[Tutor] Creating and storing objects from a GUI...

Kirby Urner urnerk@qwest.net
Thu, 21 Feb 2002 12:12:09 -0800

At 08:00 AM 2/21/2002 -0800, you wrote:
>I was thinking SQL would be nice, but due to my ignorance, databases,
>still feel a little like a black box to me.  I'll have to do a little
>more research into them.

SQL is a language, I think you realize, not a particular product.
Relational databases have grown up in tandem with this standard
way to pull and put data into 'em.  SQL will also create new tables
from scratch, modify the structure of existing tables, and so on.
If fancy, there's a whole permissions layer, where only some people
get to do some things (such as drop whole tables).  Every RDBMS
from free MySQL through $10K Oracle uses some dialect of SQL, which
is thankfully pretty standard.

XML's tree structures might be the logical result of a query, e.g.
pulling all dancers in Madam X's class might give us:

<class name = "Thursday PM">
<instructor name="Madam X" />
     <lastname>Vos Savant</lastname>
     <lastname>Vos Savant</lastname>

The SQL would look something like:

   SELECT lastname,firstname ;                 # column selection
     FROM students,classes ;                   # two tables
     WHERE students.timeslot = classes.class ; # join condition
     AND classes.class=="Thurs PM" ;           # boolean filter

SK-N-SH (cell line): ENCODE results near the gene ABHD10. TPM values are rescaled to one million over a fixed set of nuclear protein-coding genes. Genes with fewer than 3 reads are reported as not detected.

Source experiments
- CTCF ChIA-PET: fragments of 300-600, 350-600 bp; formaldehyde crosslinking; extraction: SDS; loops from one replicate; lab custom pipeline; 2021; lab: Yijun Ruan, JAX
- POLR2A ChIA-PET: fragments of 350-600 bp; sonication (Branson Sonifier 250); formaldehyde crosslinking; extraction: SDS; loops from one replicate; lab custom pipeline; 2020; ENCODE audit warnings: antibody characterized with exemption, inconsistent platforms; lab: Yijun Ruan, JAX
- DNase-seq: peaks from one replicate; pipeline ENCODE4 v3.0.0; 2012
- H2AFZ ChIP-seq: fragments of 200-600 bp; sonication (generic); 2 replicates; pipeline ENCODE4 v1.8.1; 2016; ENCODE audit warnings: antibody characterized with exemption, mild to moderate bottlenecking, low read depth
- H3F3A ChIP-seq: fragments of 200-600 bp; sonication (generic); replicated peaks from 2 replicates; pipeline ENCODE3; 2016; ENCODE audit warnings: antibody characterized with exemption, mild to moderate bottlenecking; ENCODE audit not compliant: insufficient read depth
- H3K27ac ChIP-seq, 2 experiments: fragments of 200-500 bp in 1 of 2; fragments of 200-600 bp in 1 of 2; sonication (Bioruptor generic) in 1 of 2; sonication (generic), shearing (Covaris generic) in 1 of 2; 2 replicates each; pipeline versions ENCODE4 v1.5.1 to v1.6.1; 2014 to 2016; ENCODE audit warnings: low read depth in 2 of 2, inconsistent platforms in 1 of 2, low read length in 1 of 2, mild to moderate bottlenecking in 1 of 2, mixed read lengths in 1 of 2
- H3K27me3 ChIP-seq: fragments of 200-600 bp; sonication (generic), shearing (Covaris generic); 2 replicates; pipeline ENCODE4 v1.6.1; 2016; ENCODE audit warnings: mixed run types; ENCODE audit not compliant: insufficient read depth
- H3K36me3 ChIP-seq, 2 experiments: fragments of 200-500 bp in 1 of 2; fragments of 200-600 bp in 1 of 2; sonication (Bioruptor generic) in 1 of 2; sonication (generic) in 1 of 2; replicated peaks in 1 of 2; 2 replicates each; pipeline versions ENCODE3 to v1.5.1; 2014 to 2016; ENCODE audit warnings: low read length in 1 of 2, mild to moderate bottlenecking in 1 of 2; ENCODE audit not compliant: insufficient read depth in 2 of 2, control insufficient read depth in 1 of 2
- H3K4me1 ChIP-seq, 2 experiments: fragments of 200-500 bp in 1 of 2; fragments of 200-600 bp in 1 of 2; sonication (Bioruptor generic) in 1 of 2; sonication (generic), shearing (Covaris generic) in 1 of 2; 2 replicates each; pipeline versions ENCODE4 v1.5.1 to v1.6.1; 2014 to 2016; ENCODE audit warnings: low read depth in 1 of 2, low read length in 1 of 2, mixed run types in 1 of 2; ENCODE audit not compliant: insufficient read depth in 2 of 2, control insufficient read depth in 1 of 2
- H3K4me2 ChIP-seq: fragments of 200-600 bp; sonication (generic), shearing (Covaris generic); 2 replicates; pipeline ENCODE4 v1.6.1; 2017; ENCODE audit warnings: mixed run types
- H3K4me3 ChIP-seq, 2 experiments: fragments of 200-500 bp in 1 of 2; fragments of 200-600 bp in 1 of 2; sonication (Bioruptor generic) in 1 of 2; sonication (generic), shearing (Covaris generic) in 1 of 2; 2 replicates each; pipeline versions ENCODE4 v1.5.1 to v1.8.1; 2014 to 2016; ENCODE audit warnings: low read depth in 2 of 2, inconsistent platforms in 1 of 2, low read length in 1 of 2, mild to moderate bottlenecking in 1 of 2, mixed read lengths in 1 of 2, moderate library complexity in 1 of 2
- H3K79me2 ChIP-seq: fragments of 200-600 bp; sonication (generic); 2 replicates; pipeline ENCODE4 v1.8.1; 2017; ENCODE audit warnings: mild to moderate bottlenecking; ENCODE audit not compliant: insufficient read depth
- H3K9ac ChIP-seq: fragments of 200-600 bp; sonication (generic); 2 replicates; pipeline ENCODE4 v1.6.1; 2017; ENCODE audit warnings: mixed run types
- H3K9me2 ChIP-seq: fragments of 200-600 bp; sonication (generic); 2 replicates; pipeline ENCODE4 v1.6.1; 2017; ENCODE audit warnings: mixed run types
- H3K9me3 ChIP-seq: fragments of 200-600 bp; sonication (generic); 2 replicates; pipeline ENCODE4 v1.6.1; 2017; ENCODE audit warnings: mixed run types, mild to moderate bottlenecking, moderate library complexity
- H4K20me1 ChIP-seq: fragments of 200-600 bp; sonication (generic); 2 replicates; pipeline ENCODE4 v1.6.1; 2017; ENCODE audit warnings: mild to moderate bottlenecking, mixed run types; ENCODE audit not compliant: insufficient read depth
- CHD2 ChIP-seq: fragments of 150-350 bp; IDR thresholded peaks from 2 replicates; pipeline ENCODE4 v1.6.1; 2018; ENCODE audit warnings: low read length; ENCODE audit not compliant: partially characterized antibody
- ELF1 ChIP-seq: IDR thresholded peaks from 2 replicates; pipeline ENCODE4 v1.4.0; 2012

The XML could then be massaged into formatted output using
XSLT to maybe give the list in table format in the browser (lots
of <td></td> tags and such).

Mediating objects might have done the conversion from returned
records (results of SQL) to XML.

Python could broker the request for this list via a web form,
formulate the SQL and pass it back to whatever RDBMS, and create
the resulting web page on the fly.

But that's all assuming a scenario where your clients are gaining
password-protected access to scheduling info from home, using
Netscape or whatever.  You could add this functionality later
-- if you have a server running Apache or whathaveyou.  But if
this is just a back office app running on a standalone machine,
there's no point blueprinting all this fancy XML->XHTML via XSLT
junk, fun though it may be to play with.

To be super-realistic about the whole thing, if I had a client
breathing down my neck, wanting this calendar/scheduling utility
yesterday, I'd whip it up in Visual FoxPro (presuming they're

VFP is vastly superior to VB when it comes to RDBMS type stuff
IMO, has embedded SQL and one of those classic intuitive drag 'n
drop approaches to interface building.  Just slide a button or
grid (rows-n-columns gizmo) onto a form, add some code, and
you're done.  Subclass and customized the canned versions if
you prefer.  Want a calendar object (Gregorian) where you just
click on the day?  There's a canned ActiveX object for that --
just slide it onto a form and bingo bango, you're done.

The thing about Python is, although it's batteries included, if
you want one of those drag-controls-from-a-palette type IDEs for
interface-building, you've gotta pay (unless you can find some
alpha or beta thing).  Hand-crafting a Tk or wx GUI for anything
slightly complicated, even using Pmw widgets (TK widgets on
steroids) is in my opinion rather tedious -- coming as I do,
spoiled as I am, from using the VFP devel environment.